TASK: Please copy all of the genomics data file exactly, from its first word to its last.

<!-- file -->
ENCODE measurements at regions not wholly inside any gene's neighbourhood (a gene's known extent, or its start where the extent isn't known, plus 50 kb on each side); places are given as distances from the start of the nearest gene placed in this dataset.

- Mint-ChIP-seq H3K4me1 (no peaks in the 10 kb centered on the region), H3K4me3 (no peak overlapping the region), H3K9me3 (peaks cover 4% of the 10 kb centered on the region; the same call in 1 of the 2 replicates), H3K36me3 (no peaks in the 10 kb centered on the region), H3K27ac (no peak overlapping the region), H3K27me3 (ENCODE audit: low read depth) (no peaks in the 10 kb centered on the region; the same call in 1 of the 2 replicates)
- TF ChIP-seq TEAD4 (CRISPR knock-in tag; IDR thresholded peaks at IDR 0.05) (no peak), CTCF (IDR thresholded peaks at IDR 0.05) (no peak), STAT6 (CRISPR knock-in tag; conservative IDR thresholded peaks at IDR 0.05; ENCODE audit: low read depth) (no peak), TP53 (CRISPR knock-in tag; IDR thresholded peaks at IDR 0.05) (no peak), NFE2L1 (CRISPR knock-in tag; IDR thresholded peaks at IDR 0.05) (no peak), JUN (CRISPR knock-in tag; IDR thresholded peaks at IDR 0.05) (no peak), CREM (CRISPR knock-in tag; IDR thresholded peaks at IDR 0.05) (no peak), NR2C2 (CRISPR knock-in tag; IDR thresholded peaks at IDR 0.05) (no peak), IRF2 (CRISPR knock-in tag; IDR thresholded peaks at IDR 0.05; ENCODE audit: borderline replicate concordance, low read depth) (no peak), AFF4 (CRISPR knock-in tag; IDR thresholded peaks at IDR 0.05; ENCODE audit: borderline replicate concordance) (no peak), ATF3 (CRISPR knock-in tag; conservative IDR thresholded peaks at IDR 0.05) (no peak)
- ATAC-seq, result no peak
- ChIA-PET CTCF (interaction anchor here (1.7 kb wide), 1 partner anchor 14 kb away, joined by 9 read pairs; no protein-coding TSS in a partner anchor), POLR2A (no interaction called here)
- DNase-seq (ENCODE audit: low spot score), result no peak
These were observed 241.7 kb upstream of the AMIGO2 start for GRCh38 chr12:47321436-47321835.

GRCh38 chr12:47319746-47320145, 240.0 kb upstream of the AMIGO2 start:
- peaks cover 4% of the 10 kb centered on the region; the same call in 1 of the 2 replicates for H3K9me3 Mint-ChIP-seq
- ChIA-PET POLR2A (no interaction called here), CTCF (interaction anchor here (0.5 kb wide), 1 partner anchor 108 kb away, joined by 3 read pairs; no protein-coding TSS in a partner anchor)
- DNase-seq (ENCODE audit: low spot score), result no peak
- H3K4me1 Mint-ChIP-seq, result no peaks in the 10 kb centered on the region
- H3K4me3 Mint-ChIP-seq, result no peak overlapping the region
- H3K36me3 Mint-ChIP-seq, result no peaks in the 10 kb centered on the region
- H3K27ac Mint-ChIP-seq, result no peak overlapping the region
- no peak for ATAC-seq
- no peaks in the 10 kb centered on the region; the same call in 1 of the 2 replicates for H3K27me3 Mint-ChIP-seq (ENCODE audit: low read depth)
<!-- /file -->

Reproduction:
ENCODE measurements at regions not wholly inside any gene's neighbourhood (a gene's known extent, or its start where the extent isn't known, plus 50 kb on each side); places are given as distances from the start of the nearest gene placed in this dataset.

- Mint-ChIP-seq H3K4me1 (no peaks in the 10 kb centered on the region), H3K4me3 (no peak overlapping the region), H3K9me3 (peaks cover 4% of the 10 kb centered on the region; the same call in 1 of the 2 replicates), H3K36me3 (no peaks in the 10 kb centered on the region), H3K27ac (no peak overlapping the region), H3K27me3 (ENCODE audit: low read depth) (no peaks in the 10 kb centered on the region; the same call in 1 of the 2 replicates)
- TF ChIP-seq TEAD4 (CRISPR knock-in tag; IDR thresholded peaks at IDR 0.05) (no peak), CTCF (IDR thresholded peaks at IDR 0.05) (no peak), STAT6 (CRISPR knock-in tag; conservative IDR thresholded peaks at IDR 0.05; ENCODE audit: low read depth) (no peak), TP53 (CRISPR knock-in tag; IDR thresholded peaks at IDR 0.05) (no peak), NFE2L1 (CRISPR knock-in tag; IDR thresholded peaks at IDR 0.05) (no peak), JUN (CRISPR knock-in tag; IDR thresholded peaks at IDR 0.05) (no peak), CREM (CRISPR knock-in tag; IDR thresholded peaks at IDR 0.05) (no peak), NR2C2 (CRISPR knock-in tag; IDR thresholded peaks at IDR 0.05) (no peak), IRF2 (CRISPR knock-in tag; IDR thresholded peaks at IDR 0.05; ENCODE audit: borderline replicate concordance, low read depth) (no peak), AFF4 (CRISPR knock-in tag; IDR thresholded peaks at IDR 0.05; ENCODE audit: borderline replicate concordance) (no peak), ATF3 (CRISPR knock-in tag; conservative IDR thresholded peaks at IDR 0.05) (no peak)
- ATAC-seq, result no peak
- ChIA-PET CTCF (interaction anchor here (1.7 kb wide), 1 partner anchor 14 kb away, joined by 9 read pairs; no protein-coding TSS in a partner anchor), POLR2A (no interaction called here)
- DNase-seq (ENCODE audit: low spot score), result no peak
These were observed 241.7 kb upstream of the AMIGO2 start for GRCh38 chr12:47321436-47321835.

GRCh38 chr12:47319746-47320145, 240.0 kb upstream of the AMIGO2 start:
- peaks cover 4% of the 10 kb centered on the region; the same call in 1 of the 2 replicates for H3K9me3 Mint-ChIP-seq
- ChIA-PET POLR2A (no interaction called here), CTCF (interaction anchor here (0.5 kb wide), 1 partner anchor 108 kb away, joined by 3 read pairs; no protein-coding TSS in a partner anchor)
- DNase-seq (ENCODE audit: low spot score), result no peak
- H3K4me1 Mint-ChIP-seq, result no peaks in the 10 kb centered on the region
- H3K4me3 Mint-ChIP-seq, result no peak overlapping the region
- H3K36me3 Mint-ChIP-seq, result no peaks in the 10 kb centered on the region
- H3K27ac Mint-ChIP-seq, result no peak overlapping the region
- no peak for ATAC-seq
- no peaks in the 10 kb centered on the region; the same call in 1 of the 2 replicates for H3K27me3 Mint-ChIP-seq (ENCODE audit: low read depth)